Creating an Underwater GPS

While underwater localization is a long-studied problem,  we seek to bring it to battery-free underwater networks. These recently introduced networks communicate by simply backscattering (i.e., reflecting) acoustic signals. While such backscatter-based communication enables them to operate at net-zero power, it also introduces new and unique challenges for underwater localization.  We have designed the first underwater backscatter localization (UBL) system. UBL uses an adaptive and context-aware algorithm that addresses many of these challenges and allows it to adapt to diverse underwater environments (such as deep vs shallow water, and high vs low mobility). We have implemented and evaluated a prototype of UBL in the Charles River in Boston and highlight open problems and opportunities for underwater backscatter localization in ocean exploration, marine-life sensing, and robotics. 

Enabling communication between underwater and air

Did you know that submarines today still cannot wirelessly communicate with airplanes? For decades, communicating between underwater and the air has remained an unsolved problem. Underwater, submarines use acoustic signals (or SONAR) to communicate; in the air, airplanes use radio signals like cellular or WiFi. But neither of these signals can work across both water and air.

We present TARF (Translational Acoustic-RF communication), the first technology that enables communication between underwater and the air. A TARF transmitter sends standard sound (or SONAR signals).  Sound travels as pressure waves; when these waves hit the surface, they cause it to vibrate. To pick up these vibrations, a TARF receiver in the air uses a very sensitive radar. The radar transmits a signal which reflects off the water surface and comes back. As the water surface vibrates, it causes small changes to the received radar signal, enabling a TARF receiver to sense the tiny vibrations caused by the underwater acoustic transmitter.  Because TARF uses acoustic signals underwater and radio signals in air, it is able to achieve the best of both worlds.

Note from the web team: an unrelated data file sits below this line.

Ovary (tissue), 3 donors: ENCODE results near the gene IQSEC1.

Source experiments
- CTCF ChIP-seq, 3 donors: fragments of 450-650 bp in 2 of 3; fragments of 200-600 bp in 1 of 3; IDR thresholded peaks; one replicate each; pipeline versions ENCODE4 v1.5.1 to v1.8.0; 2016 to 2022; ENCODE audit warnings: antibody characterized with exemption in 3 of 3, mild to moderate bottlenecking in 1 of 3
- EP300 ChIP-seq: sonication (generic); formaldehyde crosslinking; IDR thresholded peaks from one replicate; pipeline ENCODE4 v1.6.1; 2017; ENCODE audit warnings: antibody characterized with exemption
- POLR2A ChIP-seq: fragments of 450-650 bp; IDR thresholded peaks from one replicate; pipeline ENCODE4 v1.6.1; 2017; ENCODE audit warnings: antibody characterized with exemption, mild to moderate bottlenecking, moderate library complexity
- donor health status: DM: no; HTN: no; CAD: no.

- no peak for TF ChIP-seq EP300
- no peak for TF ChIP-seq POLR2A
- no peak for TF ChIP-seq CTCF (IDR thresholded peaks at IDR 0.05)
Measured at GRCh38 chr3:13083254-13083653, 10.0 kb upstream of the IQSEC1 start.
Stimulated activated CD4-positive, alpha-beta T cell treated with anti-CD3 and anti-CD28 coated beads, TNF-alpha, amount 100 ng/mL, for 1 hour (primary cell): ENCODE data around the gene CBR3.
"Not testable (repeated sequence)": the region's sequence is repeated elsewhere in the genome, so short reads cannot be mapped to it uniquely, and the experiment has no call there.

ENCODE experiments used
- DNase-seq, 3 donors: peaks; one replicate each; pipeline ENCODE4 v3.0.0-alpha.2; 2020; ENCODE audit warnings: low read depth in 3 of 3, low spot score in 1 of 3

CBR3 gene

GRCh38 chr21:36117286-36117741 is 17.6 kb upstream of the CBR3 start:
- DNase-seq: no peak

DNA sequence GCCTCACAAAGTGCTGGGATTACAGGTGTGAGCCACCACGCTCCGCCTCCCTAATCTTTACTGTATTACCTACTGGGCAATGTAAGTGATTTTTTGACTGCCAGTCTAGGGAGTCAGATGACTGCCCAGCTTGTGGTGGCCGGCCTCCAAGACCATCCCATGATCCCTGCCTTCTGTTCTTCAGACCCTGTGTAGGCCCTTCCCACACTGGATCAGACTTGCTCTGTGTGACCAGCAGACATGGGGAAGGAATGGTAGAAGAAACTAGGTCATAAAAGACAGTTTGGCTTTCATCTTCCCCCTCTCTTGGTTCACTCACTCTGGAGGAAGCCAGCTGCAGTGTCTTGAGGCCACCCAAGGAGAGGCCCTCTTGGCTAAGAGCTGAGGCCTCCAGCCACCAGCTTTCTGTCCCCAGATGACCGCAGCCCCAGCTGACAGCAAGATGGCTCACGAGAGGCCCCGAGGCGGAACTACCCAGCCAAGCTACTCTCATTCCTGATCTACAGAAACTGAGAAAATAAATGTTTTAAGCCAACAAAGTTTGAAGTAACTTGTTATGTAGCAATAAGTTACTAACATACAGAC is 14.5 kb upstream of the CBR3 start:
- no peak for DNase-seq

The Future of Underwater Sensing

Underwater Machine Learning

Can we design and build battery-free devices capable of machine learning and inference in underwater environments? An affirmative answer to this question would have significant implications for a new generation of underwater sensing and monitoring applications for environmental monitoring, scientific exploration, and climate/weather prediction. We explore the feasibility of bridging advances from the past decade in two fields: battery-free networking and low-power machine learning. Our exploration demonstrates that it is indeed possible to enable battery-free inference in underwater environments. We designed a device that can harvest energy from underwater sound, power up an ultra-low-power microcontroller and on-board sensor, perform local inference on sensed measurements using a lightweight Deep Neural Network, and communicate the inference result via backscatter to a receiver. 

Copyright

MIT

Related Conferences and Seminars